You can't call Dispatches cliche because I'm sure that when Herr was writing none of the cliches about Vietnam had crystallized.  Still, you can't beat Dispatches for really nailing down the Vietnam War experience in 250 pages of crisp, clean, professional prose (Herr was a journalist.)

Petals of Blood (1977) by Ngũgĩ wa Thiong'o


Book Review
Petals of Blood (1977)
 by Ngũgĩ wa Thiong'o

  I actively look forward to African authors when they appear on the 1001 Books list.   So far that list consists of a handful of white people from Southern Africa, Chinua Achebe (west Africa) and Ngugi wa Thiong'o (east Africa).    Ngũgĩ wa Thiong'o  famously dropped English as his preferred language, instead choosing to develop the literature of his native Gikuyu.  Petals of Blood was written before that shift, and it is a novel that is steeped in the Western literary tradition, with elements of Balzac and American detective fiction entwined with the themes of colonialism and economic development.

  It is a classic mix of inspirations, transported to East Africa.  Nominally a who-dunnit about a detective trying to solve the deaths of three local big wigs in the home of a powerful local madam, Petals of Blood is really a broad statement about the impact of independence on the Kenyan people. Spoiler alert: The rich get richer.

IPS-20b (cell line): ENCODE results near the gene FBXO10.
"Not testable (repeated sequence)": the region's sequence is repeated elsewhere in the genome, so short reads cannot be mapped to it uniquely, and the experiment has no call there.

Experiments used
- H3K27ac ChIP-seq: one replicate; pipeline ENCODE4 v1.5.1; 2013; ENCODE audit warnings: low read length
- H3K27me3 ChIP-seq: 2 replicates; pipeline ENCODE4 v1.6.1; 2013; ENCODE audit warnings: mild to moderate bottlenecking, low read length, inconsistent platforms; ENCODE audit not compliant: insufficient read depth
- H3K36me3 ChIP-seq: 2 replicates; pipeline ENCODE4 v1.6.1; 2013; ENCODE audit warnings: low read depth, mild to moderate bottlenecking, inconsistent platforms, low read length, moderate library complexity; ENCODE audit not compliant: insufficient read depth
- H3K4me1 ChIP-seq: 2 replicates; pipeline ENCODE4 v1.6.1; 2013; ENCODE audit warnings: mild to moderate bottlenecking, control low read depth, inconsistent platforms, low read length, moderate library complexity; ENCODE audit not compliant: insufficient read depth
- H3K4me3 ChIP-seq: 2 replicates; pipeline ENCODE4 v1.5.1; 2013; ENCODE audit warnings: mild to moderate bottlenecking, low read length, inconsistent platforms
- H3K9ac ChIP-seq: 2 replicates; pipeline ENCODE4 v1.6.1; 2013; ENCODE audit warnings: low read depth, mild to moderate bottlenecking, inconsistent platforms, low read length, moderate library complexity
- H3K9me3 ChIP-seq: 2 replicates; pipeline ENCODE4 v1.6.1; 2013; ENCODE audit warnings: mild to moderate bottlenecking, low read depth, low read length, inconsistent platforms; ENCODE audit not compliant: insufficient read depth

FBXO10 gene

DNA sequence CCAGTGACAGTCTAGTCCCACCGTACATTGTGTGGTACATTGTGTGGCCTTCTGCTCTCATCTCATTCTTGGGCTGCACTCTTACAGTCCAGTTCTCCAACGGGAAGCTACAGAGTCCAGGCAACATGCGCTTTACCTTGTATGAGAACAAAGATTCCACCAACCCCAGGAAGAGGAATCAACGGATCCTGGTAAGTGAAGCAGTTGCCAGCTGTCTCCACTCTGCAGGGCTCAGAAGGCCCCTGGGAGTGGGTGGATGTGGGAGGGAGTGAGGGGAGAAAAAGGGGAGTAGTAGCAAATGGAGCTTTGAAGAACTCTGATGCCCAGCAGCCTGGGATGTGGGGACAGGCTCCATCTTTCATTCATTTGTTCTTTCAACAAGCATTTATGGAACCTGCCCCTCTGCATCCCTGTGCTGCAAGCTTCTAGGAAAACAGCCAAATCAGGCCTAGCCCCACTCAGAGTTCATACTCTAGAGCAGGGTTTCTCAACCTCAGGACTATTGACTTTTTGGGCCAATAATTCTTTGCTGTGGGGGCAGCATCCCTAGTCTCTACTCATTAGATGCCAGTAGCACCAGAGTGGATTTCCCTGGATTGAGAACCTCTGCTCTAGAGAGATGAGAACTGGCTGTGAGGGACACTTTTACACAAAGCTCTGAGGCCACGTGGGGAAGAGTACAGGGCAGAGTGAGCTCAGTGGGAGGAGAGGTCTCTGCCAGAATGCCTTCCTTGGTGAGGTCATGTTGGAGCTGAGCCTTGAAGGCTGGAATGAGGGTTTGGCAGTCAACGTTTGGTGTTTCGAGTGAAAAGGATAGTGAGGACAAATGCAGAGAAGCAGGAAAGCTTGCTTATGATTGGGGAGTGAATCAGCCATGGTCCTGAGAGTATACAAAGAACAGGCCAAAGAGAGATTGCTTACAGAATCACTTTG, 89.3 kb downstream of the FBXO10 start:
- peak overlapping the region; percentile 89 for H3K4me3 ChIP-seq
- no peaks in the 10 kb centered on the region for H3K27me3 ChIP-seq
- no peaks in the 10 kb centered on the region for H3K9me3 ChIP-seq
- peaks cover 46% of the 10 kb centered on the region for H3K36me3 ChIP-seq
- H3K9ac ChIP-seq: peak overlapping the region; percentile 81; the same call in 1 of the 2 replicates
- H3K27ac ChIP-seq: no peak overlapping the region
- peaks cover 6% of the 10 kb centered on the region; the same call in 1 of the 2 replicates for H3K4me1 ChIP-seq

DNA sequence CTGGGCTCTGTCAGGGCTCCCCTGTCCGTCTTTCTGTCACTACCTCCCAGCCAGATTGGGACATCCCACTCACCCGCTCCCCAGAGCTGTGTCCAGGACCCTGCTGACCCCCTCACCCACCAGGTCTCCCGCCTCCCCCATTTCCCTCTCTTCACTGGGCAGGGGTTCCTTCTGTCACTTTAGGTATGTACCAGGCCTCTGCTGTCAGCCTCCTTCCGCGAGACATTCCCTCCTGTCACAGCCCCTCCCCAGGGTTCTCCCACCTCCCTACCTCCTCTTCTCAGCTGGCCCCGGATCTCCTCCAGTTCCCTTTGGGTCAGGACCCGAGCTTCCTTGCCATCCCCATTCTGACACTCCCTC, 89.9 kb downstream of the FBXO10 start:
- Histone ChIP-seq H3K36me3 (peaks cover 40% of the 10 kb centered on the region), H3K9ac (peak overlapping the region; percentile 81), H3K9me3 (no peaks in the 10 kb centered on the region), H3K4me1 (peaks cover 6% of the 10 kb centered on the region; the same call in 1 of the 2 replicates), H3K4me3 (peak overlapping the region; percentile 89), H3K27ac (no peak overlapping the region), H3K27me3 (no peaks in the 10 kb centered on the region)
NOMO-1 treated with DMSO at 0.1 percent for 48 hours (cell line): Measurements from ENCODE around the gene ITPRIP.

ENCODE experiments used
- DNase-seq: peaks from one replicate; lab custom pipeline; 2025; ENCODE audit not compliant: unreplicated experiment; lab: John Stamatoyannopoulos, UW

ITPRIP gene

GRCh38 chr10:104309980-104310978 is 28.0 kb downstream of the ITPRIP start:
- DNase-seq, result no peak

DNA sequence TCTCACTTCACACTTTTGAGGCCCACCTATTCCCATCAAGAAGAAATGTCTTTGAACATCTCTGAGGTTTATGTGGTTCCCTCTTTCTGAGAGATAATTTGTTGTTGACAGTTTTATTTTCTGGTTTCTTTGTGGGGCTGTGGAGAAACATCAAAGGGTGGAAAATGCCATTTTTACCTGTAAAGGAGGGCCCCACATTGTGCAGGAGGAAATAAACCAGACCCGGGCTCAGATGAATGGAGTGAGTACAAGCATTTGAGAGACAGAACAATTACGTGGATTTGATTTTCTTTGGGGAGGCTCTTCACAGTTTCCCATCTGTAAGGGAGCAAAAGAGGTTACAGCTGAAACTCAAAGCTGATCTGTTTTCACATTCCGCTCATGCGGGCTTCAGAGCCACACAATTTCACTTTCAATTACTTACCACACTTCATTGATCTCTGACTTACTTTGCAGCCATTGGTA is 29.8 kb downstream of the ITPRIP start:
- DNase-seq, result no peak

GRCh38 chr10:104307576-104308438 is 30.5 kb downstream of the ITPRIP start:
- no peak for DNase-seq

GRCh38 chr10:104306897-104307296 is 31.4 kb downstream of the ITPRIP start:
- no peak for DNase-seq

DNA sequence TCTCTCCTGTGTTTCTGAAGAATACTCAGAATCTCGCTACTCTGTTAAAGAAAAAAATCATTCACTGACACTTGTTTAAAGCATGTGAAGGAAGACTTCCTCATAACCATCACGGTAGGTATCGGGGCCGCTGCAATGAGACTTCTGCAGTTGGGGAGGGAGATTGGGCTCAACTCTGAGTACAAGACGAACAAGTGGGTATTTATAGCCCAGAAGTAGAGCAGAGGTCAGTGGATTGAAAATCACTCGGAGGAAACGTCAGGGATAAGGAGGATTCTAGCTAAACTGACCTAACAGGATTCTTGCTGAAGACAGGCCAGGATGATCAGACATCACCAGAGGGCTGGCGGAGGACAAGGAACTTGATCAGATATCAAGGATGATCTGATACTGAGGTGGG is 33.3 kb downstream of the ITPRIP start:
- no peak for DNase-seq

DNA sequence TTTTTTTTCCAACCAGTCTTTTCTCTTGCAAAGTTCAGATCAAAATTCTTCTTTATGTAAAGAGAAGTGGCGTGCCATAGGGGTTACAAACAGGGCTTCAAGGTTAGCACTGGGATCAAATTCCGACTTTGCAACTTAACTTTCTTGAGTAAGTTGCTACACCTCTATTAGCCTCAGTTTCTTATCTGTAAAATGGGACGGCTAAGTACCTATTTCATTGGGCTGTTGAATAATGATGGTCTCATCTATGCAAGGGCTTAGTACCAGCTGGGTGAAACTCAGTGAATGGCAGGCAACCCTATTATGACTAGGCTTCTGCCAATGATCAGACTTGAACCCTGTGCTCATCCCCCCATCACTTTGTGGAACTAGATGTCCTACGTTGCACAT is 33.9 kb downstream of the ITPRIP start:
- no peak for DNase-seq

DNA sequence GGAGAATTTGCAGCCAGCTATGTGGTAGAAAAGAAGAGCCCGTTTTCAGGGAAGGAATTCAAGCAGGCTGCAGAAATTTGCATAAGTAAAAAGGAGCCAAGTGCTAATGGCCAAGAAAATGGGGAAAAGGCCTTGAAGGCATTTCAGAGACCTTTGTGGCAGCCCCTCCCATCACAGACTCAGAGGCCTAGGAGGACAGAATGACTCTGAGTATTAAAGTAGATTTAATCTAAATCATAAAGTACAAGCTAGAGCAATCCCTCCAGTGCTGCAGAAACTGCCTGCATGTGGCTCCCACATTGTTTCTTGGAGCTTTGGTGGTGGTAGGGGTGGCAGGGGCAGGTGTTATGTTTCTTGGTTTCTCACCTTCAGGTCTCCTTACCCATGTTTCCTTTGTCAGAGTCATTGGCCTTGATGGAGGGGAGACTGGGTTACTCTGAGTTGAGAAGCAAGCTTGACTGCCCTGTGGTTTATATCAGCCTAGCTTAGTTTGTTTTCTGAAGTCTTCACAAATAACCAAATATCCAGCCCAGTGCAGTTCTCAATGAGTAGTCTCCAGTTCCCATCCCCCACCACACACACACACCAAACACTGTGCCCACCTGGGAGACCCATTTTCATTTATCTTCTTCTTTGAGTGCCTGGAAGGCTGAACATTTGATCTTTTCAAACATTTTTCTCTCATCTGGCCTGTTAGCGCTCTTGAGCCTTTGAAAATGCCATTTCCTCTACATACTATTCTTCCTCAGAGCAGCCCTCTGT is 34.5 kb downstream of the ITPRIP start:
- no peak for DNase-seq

The Left-Handed Woman (1975) by Peter Handke

Still from the 1977 movie version of The Left-Handed Woman , also written by Handke.
Book Review
The Left-Handed Woman (1975)
 by Peter Handke

   The Left-Handed Woman is hardly a novella, let alone a novel.  At 70 pages, with large spaced between lines and equally ample margins, The Left-Handed Woman reads like a New Yorker short story, which, according to the jacket copy, it actually is.   Confusingly, Handke himself made the movie version, which is "better known" as far as the English language audience for German literature is concerned.   Like The Goalkeepers Anxiety of the Penalty Kick,   The Left-Handed Woman is a 70's German take on the 1950's era French exisentialist novel.  Who are we? Why are we here?  What are we doing with our lives?

  In The Left-Handed Woman, this classic plight is acted out by the narrator, a youngish haus frau named Marianne, who abruptly orders the husband and father of her children out of their apartment after she experiences a revelation that her husband, Bruno, will leave her "some day."  Having been through my own personal experience with a woman whose behavior closely mirrored Marianne in this novel, I can say that Handke accurately describes the sudden change of mind that suddenly descends upon utterly normal type people.   One minute you are in a happy marriage, the next you desperately need to escape.   That is a way that people behave in our world.